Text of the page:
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Berkshires, Massachusetts

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Personality Types that Like it Best

Did You Know … ?

  • The movie, “Cider House Rules” (1999), was filmed at Ventfort Hall, the Museum of the Gilded Age, in Lenox.
  • Folk singer Arlo Guthrie wrote “Alice’s Restaurant” based on a true incident that occurred in Stockbridge (1965).
  • Crane and Company in Dalton makes the cotton-based paper used in printing U.S. currency.
  • Jacob’s Pillow in Becket was America’s first dance school (1933).
  • The Williamstown Theatre Festival was the first summer theater to receive a Tony for outstanding regional theater (2002).

Two faces

Berkshire is the name of a county in western Massachusetts. It extends north to south from the Vermont to Connecticut borders, and to the west, it abuts New York state. The Berkshires is the common name for the county’s highlands, more properly termed the Berkshire Hills.

The highest peak in the county, and in the state, is Mount Greylock at 3,491 feet. It is one of several peaks that, along with Berkshire lakes and rivers, provide the settings for a wide range of outdoor activities in all seasons. The region is particularly well known for its ski resorts, but in other seasons, outdoorsy types flock to the Berkshires for cycling, fishing, hiking, kayaking, whitewater rafting and even the chance to ride a zipline or two. Depending on season, ice climbing and rock climbing are on offer, as well.

Enjoying the outdoors also translates into scenic drives, particularly in the autumn as trees change colors. The whole state is known for fall foliage viewing, but the Berkshires have the advantage of viewing points provided by its hills and valleys.

The Berkshires are a destination with two faces. Obvious physical charms and serenity gained the Berkshires a reputation as an idyllic playground, but those same characteristics attracted creative personalities over an extended time period. As a result, the Berkshires are a culture center in their own right, without the anchor of a major city.
Tanglewood, between Lenox and Stockbridge, has been the Boston Symphony Orchestra’s summer home since the 1930s. Also since the 1930s, the Jacob’s Pillow dance school has been situated on a farm at Becket.

Furthermore, summer theater is big here, drawing established actors as well as aspiring talent to annual festivals. Museums include the Massachusetts Museum of Contemporary Art (MASS MoCA) on a campus of renovated 19th century factory buildings.

Artists, writers — and the wealthy in the Gilded Age — came here to live, too. Norman Rockwell, and writers Nathaniel Hawthorne, Herman Melville and Edith Wharton had Berkshires homes. The homes and/or studios (except for Hawthorne’s) are tourist attractions. Wharton’s home, the Mount, is in fact one of the area’s Gilded Age estates.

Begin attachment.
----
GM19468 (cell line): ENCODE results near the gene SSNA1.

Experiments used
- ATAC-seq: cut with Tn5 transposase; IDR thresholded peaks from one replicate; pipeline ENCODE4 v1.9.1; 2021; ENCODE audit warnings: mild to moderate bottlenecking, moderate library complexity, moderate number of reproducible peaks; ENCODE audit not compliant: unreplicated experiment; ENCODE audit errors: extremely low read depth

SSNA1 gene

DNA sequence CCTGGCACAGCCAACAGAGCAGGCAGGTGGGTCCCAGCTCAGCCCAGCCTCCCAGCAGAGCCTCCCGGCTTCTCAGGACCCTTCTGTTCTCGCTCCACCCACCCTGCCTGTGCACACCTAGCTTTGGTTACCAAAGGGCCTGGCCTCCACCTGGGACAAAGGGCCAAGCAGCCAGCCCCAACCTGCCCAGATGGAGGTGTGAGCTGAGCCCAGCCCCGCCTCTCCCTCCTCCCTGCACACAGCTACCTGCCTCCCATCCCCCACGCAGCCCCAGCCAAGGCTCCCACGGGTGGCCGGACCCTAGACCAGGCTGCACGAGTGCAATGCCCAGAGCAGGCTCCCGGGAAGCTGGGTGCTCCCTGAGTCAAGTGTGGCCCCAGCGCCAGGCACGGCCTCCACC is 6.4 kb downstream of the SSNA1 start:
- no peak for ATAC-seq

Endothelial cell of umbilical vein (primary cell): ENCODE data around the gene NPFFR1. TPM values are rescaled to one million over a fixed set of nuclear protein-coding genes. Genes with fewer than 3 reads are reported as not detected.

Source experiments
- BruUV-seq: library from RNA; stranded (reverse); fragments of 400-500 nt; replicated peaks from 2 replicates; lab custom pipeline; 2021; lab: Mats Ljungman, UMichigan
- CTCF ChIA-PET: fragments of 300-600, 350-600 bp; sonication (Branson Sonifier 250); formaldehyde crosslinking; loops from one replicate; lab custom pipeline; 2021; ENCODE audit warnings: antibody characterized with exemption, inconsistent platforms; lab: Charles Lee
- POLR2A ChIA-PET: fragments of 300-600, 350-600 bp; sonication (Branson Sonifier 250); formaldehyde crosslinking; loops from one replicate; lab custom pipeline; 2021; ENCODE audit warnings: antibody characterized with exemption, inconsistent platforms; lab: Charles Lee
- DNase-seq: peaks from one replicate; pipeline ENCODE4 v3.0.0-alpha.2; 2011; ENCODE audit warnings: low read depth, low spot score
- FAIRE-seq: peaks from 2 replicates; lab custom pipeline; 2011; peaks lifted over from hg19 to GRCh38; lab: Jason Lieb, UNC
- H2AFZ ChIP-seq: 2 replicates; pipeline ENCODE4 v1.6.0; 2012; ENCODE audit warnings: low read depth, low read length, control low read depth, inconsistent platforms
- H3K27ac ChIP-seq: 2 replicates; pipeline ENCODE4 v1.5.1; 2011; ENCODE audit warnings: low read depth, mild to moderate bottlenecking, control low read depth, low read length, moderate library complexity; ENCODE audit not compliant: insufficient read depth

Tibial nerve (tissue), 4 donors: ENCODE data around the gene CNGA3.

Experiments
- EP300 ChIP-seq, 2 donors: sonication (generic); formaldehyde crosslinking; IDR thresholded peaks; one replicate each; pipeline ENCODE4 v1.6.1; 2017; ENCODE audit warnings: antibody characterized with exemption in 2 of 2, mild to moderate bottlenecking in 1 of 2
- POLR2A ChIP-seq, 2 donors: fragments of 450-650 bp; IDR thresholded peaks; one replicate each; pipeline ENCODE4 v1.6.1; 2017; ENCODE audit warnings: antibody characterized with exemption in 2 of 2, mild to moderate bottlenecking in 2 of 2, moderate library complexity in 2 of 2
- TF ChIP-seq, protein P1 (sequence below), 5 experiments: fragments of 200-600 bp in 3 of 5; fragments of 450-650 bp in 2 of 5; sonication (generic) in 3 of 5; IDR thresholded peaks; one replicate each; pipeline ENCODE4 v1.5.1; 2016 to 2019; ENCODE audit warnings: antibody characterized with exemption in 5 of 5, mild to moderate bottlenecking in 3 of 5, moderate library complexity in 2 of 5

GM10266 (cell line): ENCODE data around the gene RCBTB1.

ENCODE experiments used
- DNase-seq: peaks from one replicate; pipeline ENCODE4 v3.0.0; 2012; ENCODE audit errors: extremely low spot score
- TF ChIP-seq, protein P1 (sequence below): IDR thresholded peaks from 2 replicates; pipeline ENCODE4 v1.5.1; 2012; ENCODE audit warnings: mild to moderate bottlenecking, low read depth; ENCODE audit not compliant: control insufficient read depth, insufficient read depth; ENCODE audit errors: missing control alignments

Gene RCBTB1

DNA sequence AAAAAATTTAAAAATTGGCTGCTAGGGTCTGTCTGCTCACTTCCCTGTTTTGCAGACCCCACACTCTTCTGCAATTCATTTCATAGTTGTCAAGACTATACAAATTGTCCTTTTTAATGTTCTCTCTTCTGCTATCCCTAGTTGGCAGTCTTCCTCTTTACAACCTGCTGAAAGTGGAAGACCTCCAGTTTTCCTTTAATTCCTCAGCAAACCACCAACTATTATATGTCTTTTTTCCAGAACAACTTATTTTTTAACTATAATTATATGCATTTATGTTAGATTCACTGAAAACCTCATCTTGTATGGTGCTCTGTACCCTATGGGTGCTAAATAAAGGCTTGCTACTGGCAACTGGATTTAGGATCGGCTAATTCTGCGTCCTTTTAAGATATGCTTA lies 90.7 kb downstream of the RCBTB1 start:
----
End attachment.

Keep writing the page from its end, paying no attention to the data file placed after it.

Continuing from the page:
Things to do for Venturers

  • Compete in the Berkshire Marathon over Memorial Day weekend.
  • In Charlemont, take a zipliner’s canopy tour across the treetops.
  • Also in the Charlemont area, choose a whitewater rafting tour, or a rock climbing excursion, or both.
  • Take a class in fusing glass at 413 Glassworks in Cheshire. Tour the glass studio and shop.
  • Ride a mountain bike, or hike, the extensive trails in Pleasant Valley Wildlife Sanctuary, a 1,300-acre wilderness. The trails vary in difficulty levels.
  • Bring friends to compete in the early autumn Annual Great Josh Billings RunAground Triathlon. It’s a team effort, with one member cycling, one canoeing (or stand-up paddling) and a third running.

Things to do for Centrics

  • Massachusetts’ 63-mile Mohawk Trail, America’s first scenic driving route, traverses the northern Berkshires. Drive it. Better yet, drive it in autumn for the foliage colors.
  • Listen to the Boston Symphony Orchestra on a summer weekend at Tanglewood near Lenox. Bring a picnic supper to enjoy on the lawns while listening.
  • Cycle the 11-mile Ashuwillticook Rail Trail, or in winter use it for cross-country skiing.
  • Focus on modern art at the Massachusetts Museum of Contemporary Art (MASS MoCA) complex in North Adams. Set on a 13-acre campus, it is America’s largest center for contemporary art.
  • Kayak on the Deerfield River.
  • Get married on the grounds of the Hancock Shaker Village in Pittsfield. Or, if marriage is not in the offing, tour and enjoy the setting.

Things to do for Authentics

  • See a production at the Williamstown Theatre Festival. There are several other choices for theater as well. Or, attend the summertime Jacob’s Pillow Dance Festival; if the timing is wrong, other options include a guided tour of the school (a designated National Historic Landmark), dinner at the Pillow Cafe and more.
  • Visit homes of interest, such as Edith Wharton’s grand estate, the Mount, at Lenox or Herman Melville’s Arrowhead at Pittsfield.
  • Peruse the largest collection of Norman Rockwell artwork at the Norman Rockwell Museum in Stockbridge. Visit his studio on site, as well.
  • Fish for bass on the 125-acre private lake at the Berkshire Fishing Club — no license required.
  • Make the Berkshires your ski destination. There are more than a dozen ski areas.
  • Shop, or just look, at the summertime Sheffield Antiques Show. Or, choose the Berkshire Crafts Fair, noted for the high quality of the goods on offer, in Great Barrington, also in summer.

Additional Resources

For more information, consult the Massachusetts Office of Travel and Tourism at